Jason Ferguson, the World Professional Billiards and Snooker Association chairman, has taken aim at the recent failure of cue sports’ bid to gain Olympic status.
A cue sport proposal for snooker, pool, and carom to be included in the 2024 Paris Olympic Games was rejected in February by the International Olympic Committee.
Instead, it was decided that niche sports skateboarding, sports climbing, surfing, and breakdancing would be considered as possible new events in France in five years.
Ferguson, who is also the president of the World Snooker Federation, blamed other governing bodies for the failed submission.
The former snooker professional was quoted in the China Daily as saying that Paris was a “golden opportunity wasted.”
Umbrella organisation World Confederation of Billiards Sports was tasked with delivering a compelling plan for the Paris 2024 committee.
“It’s disappointing for me as a promoter and the head of snooker’s world governing body to see billiard sports fail to meet the standards of management that I expect,” said the former world number 28.
“For me, the 2024 bid was very weak. It was controlled by all the other cue sports; we had little involvement.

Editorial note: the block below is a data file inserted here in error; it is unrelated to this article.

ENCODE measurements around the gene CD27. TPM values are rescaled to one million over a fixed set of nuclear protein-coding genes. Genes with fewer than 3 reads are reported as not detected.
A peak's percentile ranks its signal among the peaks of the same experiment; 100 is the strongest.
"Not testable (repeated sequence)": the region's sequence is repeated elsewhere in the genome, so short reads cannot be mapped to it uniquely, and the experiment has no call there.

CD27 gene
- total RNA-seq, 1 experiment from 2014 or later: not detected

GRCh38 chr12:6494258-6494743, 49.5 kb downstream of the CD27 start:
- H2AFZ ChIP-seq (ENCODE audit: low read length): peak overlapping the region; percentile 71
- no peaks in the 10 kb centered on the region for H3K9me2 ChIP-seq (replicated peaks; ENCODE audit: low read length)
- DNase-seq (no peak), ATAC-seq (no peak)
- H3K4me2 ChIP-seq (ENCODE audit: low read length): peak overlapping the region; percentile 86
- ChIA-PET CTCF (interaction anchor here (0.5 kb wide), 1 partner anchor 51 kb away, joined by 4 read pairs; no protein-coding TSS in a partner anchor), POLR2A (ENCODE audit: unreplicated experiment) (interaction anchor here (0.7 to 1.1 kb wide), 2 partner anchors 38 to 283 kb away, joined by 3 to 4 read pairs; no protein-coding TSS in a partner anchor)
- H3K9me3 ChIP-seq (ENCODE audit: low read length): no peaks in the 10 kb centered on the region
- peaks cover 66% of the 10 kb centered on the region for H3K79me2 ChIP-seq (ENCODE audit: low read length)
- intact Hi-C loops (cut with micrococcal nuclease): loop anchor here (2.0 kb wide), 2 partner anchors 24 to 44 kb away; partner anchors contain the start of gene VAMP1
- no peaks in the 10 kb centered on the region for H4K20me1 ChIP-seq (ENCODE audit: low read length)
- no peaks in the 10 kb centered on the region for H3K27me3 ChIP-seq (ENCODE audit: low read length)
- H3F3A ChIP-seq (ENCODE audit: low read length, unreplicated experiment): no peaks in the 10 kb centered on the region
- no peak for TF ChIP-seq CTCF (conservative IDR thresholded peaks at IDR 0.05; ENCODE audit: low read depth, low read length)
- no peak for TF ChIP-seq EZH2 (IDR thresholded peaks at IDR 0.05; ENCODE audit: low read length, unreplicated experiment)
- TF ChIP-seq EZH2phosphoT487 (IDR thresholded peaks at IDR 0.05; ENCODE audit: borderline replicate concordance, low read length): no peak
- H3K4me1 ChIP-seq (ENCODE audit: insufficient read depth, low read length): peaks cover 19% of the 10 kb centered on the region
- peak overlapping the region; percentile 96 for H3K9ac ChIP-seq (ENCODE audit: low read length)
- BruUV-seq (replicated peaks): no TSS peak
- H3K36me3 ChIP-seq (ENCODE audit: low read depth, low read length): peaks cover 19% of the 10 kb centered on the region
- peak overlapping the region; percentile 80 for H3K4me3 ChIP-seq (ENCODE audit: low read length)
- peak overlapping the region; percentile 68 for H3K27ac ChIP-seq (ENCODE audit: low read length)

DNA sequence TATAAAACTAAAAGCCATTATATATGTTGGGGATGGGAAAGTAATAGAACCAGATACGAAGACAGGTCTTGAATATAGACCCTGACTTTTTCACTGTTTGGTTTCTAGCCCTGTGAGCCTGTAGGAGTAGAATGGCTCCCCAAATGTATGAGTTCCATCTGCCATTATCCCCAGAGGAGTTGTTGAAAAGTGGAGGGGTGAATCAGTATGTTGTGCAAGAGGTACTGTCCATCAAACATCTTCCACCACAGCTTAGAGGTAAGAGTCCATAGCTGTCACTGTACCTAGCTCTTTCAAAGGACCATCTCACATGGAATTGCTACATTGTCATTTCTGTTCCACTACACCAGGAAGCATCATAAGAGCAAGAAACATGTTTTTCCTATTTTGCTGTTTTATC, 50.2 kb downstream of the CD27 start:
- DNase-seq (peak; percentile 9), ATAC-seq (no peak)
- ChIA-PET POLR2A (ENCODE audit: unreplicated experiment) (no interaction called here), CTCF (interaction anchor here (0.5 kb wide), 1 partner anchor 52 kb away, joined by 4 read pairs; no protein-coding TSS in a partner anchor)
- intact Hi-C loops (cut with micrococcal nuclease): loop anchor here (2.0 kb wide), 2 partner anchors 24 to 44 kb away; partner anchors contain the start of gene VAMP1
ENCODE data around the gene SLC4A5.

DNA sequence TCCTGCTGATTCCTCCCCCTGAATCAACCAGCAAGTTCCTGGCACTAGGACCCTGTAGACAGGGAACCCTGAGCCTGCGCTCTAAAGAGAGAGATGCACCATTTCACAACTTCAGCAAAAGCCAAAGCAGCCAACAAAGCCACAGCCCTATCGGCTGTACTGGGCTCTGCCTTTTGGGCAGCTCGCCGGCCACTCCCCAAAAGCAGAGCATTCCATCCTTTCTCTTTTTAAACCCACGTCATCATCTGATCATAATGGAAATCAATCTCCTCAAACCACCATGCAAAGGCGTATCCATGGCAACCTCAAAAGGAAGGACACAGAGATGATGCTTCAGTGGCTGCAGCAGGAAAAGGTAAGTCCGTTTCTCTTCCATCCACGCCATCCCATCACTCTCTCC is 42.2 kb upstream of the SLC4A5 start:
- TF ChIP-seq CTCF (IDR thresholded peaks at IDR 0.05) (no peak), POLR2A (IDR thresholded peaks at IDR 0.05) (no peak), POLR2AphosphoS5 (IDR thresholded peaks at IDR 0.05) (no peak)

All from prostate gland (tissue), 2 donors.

“The WCBS, in our view, is not fit to carry our sport into the Olympic Games. We believe major reforms are necessary.”
While Ferguson doesn’t believe that a bid for the 2028 Los Angeles Games is realistic, the Englishman is still hoping to succeed in his overall mission to eventually see snooker heralded as an Olympic sport.
The 2032 Games seems to be a more reachable target now and Ferguson is hoping that China will seek to gain more influence when the time comes to launch another bid.
“China is a very strong nation in terms of IOC support, and I think China could lead our Olympic bid.
“In fact, if we take the people at the top of the table today, we have the WPBSA, the CBSA (Chinese Billiards and Snooker Association) and Xingpai Group.
“That team could drive our Olympic bid for snooker.”
China has become one of snooker’s leading countries in terms of events staged and players produced.
On Sunday, Neil Robertson and Jack Lisowski contest the China Open final, a £1 million tournament in Beijing in which £225,000 will be awarded to the champion.